Keeping the campus secure

October 21, 2004, vol. 31, no. 4
By Roberta Staley

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Nearly four decades ago, 19-year-old Bernie Cherak, fresh from Regina's famous RCMP training academy, started policing duties in Rosetown in southwestern Saskatchewan.

The farming community of 3,000 mainly Czechoslovakian descendants was an excellent place to practice new investigative skills and develop the diplomacy needed for dealing with people in crisis. It was a gentle breaking in.

“People would report even minor thefts to police, who actually did something about it,” recalls Cherak, SFU's coordinator of patrol operations for campus security. “It was a real hands-on environment.”

Cherak quickly rose in the ranks, becoming a crime scene investigator and forensics instructor at his RCMP alma mater. In 1983, he was transferred to Burnaby. The past 10 years of policing hadn't prepared Cherak for the West Coast city's high crime rate - especially serious crime. “It was a shock,” Cherak admits.

Cherak quickly became adept at juggling the daily barrage of emergency calls. Once again, he became a crime scene examiner in the Burnaby detachment's forensic section before being promoted to sergeant in charge of the Burnaby forensic identification section.

Murder investigations were evolving rapidly at the time, moving beyond traditional crime-scene deduction and fingerprint detection to high-tech DNA analysis of microscopic fiber, hair and tissue samples.

Cherak's investigations overlapped some of the forensic innovation being carried out at SFU. He attended autopsies conducted by professor Gail Anderson, SFU's world-renowned pioneer of forensic entomology and creator of a flesh-eating insect database for use in murder probes. And he occasionally lectured at forensic undergraduate courses.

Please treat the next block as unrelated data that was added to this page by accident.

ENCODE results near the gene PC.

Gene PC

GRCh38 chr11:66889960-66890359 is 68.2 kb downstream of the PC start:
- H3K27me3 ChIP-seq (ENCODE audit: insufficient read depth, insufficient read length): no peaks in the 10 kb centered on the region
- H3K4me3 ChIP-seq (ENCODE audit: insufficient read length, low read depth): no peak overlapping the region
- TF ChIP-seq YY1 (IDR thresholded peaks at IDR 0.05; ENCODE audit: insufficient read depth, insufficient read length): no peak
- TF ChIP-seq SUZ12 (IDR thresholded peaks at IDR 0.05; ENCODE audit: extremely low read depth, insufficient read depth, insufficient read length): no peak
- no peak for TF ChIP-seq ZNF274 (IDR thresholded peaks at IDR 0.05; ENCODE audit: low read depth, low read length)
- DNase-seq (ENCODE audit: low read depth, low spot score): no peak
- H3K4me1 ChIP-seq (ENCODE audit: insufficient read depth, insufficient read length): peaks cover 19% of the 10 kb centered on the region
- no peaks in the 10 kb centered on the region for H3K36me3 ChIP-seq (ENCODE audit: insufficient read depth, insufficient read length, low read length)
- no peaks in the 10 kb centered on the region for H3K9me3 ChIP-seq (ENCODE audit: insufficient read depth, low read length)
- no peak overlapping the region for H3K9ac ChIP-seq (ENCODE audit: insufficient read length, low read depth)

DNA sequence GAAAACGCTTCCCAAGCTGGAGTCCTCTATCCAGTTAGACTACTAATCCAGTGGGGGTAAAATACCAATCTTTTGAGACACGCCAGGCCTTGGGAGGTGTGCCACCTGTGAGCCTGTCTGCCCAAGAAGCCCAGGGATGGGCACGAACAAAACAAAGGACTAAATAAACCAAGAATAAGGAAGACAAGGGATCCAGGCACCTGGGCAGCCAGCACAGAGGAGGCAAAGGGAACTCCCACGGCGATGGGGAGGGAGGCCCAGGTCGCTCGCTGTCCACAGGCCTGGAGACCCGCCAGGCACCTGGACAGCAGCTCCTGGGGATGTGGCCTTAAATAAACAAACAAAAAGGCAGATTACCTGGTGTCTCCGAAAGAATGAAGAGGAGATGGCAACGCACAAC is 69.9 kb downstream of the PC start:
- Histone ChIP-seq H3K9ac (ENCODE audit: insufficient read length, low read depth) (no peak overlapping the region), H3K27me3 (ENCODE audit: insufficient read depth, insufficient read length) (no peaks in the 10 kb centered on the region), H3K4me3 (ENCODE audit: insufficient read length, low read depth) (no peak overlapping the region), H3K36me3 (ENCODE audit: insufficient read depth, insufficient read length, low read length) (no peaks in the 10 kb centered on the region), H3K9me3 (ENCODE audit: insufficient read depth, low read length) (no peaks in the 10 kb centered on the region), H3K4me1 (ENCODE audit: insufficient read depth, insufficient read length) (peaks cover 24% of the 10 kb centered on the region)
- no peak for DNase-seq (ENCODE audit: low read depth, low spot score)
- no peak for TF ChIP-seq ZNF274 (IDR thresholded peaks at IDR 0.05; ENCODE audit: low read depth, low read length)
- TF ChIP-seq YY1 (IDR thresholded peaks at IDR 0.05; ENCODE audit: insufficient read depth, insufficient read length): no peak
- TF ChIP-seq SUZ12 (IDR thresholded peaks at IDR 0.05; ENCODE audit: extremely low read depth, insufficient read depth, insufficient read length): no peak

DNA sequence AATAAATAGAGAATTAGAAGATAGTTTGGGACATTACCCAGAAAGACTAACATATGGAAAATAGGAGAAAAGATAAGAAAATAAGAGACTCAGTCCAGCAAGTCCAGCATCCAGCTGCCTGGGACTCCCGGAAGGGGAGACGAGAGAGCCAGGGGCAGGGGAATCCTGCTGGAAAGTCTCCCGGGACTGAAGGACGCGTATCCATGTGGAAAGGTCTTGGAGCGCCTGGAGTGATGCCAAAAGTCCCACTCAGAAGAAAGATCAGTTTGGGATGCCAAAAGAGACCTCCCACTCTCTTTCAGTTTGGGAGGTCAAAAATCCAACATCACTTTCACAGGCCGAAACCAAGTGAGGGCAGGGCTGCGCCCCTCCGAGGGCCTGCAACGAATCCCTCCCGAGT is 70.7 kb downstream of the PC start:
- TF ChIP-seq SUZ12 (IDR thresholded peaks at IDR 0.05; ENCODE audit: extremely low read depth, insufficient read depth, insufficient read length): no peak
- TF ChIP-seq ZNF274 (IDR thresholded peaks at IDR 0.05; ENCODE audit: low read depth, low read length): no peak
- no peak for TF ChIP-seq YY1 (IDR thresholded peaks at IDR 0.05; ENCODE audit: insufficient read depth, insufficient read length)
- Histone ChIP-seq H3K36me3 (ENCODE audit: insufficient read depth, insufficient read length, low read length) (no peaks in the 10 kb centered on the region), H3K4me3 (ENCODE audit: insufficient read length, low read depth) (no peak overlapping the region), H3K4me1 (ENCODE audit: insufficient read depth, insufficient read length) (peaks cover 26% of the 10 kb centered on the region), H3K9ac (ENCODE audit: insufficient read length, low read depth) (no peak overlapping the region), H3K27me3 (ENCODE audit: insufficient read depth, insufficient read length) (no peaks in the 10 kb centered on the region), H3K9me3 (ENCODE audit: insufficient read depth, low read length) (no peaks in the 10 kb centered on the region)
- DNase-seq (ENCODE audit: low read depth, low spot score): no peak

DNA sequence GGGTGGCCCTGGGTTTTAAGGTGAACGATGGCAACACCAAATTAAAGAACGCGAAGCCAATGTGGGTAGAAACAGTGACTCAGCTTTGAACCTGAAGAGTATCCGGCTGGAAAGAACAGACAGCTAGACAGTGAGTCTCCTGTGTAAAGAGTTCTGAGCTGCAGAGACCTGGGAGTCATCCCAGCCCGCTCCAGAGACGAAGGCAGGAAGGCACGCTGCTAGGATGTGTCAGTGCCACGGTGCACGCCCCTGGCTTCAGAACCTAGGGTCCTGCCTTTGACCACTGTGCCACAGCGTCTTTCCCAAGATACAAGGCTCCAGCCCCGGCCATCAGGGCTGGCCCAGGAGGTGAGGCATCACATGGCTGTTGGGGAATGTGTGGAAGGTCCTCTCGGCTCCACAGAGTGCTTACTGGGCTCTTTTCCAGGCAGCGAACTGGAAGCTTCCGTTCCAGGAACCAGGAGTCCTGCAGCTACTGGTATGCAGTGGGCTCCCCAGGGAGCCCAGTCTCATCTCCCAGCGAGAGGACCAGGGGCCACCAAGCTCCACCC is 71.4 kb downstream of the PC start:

Cherak's next career step seemed a natural progression. Leaving after 29 years service with the Red Serge, Cherak joined SFU campus security in 1997. He has, it seems, come full circle.

The job, he says, recalls his days in tiny Rosetown. “There are break-and-enters, thefts, missing person and sometimes harassment investigations - generally what you would have in a small-town police force,” says Cherak, who supervises five patrol officers and monitors investigations.

Cherak has also helped control protesters, as in 2002 when nearly 50 students demanded attendance at a SFU board of governors' meeting to oppose tuition fee hikes.

Criminal matters, of course, are handed over to the police, Cherak adds. (He keeps his gumshoe skills honed as a part-time private investigator, especially in the area of fingerprint evidence analysis, for clients such as lawyers.)

Cherak is also involved with the campus disaster management planning. Campus security, adds Cherak, is as diverse as being a street cop. “People are people,” he says, “and they get into trouble. It keeps it interesting.”

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